Entry to the occupied Palestinian territories (oPt) through the only available route, via Israel, has always been a nerve-racking,tire some and extremely invasive affair. Unbearable delays, grueling interrogations, strip searches and other forms of humiliation are amongst the best case scenarios. For internationals attempting to enter Palestinian territories, the ever increasing threat of deportation is always looming overhead.

 If the visitor in question answers honestly to the barrage of questions hurled by the Israelis at the airport, he or she could be in for a very stressful and unpleasant entry process. As a result, the system has forced visitors to lie and back up their story, corroborated by witnesses, contact names and phone numbers in order to enter Israel. It is not only internationals who are effected by these daunting measures; such procedures are part of an ongoing abuse by Israel, the sole power controlling all aspects of the Palestinian territories. The pattern of Israeli expulsion and displacement began in 1948 when over 750,000 Palestinians were displaced, and are now forced to remain in exile. Today, Israel has since perfected the institutionalization of policies aimed at changing the demographics of Palestinian territory.

These policies are part of the demographic strategies which are carried out quietly, implemented slowly, over time and aregradually cemented into place. Israel’s complete restriction of movement in/to the oPt is the most subtle, yet devastating aspect of the occupation to impact Palestinian lives.

With no way of obtaining residency in the oPt, the only [‘legal’] way for foreign passport holders to stay in the oPt for an extended period of time is to renew the 3-month Israeli visitor (or B-1) visa. Though deportation practices have always existed, beginning in early 2006, a stepped up attack on foreign nationals has prevented countless thousands from entering or re-entering after leaving the country for their required visa renewal. To date there is no official written Israeli legislation to back up these practices, making it therefore impossible toascertain a clear number of those affected. Typically those who fit  the profile are: of Palestinian heritage, married to someone with “Palestinian ID” (issued by the Government of Israel), the elderly, the sick (or those caring for them), human rights defenders, academics, artists, the business community and investors. In essence, those who have an interest in developing Palestinian society, and by no standard pose a security risk. According to a representative of the US Consulate, in, “each day up to a dozen American citizens trying to reach the Palestinian territories are being barred from entering.

 The government had been pressing on the subject but it had yet to be resolved.Of those most devastated by this policy are families of foreign nationals married to Palestinian ID holders. On June 27, 2005, contrary to international law(1)

Ida Audeh: Just hungry to be home
On the night of July 30, we left the West Bank a few days before our 1-month visa was due to expire.
Since arriving in Ramallah in January 2005, we had been leaving the occupied territories right before our visa expired and re-entering the country to get a new visa at the border. But since the Hamas victory in the Legislative Council elections, we had heard about other US passport holders who were being denied re-entry when they left to renew their visas. We left nervously but still thinking we would be able to return, if only for a month.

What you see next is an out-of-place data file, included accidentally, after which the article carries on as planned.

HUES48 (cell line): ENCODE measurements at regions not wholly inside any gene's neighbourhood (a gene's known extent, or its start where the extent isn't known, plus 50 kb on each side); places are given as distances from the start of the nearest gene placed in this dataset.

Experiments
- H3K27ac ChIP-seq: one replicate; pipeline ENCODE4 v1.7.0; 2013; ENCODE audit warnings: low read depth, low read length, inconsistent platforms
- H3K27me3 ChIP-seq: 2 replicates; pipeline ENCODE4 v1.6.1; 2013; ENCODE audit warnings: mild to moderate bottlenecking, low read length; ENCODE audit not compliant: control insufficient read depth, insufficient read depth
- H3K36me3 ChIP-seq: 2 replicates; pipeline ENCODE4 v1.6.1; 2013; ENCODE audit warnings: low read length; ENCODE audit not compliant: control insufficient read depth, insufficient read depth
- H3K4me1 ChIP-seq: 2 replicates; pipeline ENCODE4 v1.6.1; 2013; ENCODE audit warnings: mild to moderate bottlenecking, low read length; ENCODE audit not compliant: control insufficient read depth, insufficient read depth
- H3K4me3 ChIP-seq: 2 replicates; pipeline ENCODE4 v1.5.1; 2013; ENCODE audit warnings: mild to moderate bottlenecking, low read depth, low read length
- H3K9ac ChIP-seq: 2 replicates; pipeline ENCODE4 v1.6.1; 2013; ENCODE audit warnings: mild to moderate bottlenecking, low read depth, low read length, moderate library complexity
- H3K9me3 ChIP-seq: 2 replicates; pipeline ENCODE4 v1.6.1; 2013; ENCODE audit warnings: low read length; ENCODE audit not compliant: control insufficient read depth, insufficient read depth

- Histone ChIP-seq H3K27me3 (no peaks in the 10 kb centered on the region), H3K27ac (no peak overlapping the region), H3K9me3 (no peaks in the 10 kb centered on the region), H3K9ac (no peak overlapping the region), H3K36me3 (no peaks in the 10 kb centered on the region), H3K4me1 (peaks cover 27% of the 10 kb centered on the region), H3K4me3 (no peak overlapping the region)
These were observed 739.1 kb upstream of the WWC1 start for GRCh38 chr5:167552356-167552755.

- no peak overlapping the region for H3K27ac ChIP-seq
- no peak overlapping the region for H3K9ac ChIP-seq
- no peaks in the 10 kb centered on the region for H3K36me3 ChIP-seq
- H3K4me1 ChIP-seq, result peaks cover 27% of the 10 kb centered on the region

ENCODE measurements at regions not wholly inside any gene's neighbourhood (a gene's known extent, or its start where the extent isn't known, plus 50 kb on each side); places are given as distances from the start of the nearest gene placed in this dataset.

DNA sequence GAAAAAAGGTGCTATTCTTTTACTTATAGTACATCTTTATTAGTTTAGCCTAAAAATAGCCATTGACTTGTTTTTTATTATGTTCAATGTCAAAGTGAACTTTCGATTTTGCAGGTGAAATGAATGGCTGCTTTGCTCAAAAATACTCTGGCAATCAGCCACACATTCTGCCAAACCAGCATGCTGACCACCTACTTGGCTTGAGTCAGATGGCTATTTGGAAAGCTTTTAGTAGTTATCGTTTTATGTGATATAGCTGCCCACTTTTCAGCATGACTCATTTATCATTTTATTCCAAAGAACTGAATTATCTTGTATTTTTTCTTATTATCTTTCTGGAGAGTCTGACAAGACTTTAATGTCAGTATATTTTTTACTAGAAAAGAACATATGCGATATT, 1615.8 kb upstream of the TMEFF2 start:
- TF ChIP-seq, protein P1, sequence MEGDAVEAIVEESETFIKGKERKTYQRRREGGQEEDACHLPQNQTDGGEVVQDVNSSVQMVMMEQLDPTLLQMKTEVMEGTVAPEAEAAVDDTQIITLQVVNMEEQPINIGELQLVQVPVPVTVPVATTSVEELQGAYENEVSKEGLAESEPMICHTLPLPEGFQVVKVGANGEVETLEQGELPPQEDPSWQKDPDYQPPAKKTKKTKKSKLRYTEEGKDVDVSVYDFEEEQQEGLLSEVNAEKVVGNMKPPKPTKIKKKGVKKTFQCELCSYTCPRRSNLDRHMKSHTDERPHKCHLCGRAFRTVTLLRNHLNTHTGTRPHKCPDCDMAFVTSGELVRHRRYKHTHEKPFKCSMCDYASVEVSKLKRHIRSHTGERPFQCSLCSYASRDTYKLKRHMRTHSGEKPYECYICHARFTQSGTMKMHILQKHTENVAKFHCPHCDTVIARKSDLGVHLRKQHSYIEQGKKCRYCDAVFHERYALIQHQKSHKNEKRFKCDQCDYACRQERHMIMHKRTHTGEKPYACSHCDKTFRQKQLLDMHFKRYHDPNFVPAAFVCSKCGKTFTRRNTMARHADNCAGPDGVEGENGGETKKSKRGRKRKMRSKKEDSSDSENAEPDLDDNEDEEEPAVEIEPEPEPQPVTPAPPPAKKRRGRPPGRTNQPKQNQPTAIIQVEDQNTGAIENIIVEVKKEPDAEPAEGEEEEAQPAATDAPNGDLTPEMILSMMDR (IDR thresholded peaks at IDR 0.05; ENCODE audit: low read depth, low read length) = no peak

When we arrived in Ben Gurion Airport, and stood at the passport control counter; the woman in the booth soon called for backup support. This was not completely unexpected; whenever we present our passports at the airport or at the bridge, the Israelis take one look at Walid’s passport, see that his birthplace is listed as Palestine, and become uncontrollably agitated, as though no one is allowed to predate their silly state. We sat and waited.

Walid was called in alone and gone for a very long time. Walid and the Israeli came out of the room.
Stunned, Walid told me that we were being denied entry altogether. He had tried to explain that we were leaving the area for good in 3 months and that we would not try to renew after that time elapsed, he even tried to get a 1-week visa so that we could at least get our personal belongings and make arrangements.
The Israeli claimed that although he didn’t agree with the policy, he couldn’t accommodate us. Walid urged that he must have some discretion, and he claimed he had none.
Talking was useless. There we were, three Americans -- we assumed from the way he spoke that the Israeli was a dual citizen - one, probably born in Brooklyn but by virtue of his religion having the right to tell us that we had to leave, that Walid had no right to linger in or near his birthplace, that I could not go to my hometown where my roots ran deep.
We were returned to the same waiting area and were joined by another Palestinian who was being deportedand a chatty guard, Uzi Tal. It was the guard who explained that we were being deported – until that moment, the word “deported” had not been spoken. Uzi took it upon himself to explain that we would not be able to return for 1 to 5 years. My mind went blank.

I called my mother, who we were going to care for, to explain what happened, and her voice was barely audible – but her devastation was loud and clear. Walid and I arrived in Amman too dazed to speak. We checked into a hotel and fell asleep around 3 am. A few hours later, I woke up and had my first thought of the day: we are homeless. My mother-in-law would take us in, of course, but for the first time in my life, I tried to think of what the future holds or what our next move should be, and I had no clue.
The day after our deportation, my mother put in an application to restore an old ID card of mine that had lapsed in the 1980s, and each day she is given a promise that it will soon be available. We wait. Each morning, I have a slight sense of anticipation, hoping that this will be the day our luck starts to turn. And each day I am disappointed. The afternoons and evenings are when depression sets in; I feel trapped and completely powerless, at the mercy of faceless and indifferent Israelis (and perhaps Palestinian middlemen) who are deciding my fate.
Perhaps deciding is too purposeful a word -- maybe they are just letting it slide away. For as long as I am in limbo, I don’t have much of a life. I go through the motions but with little sense of direction or purpose. My life is on hold.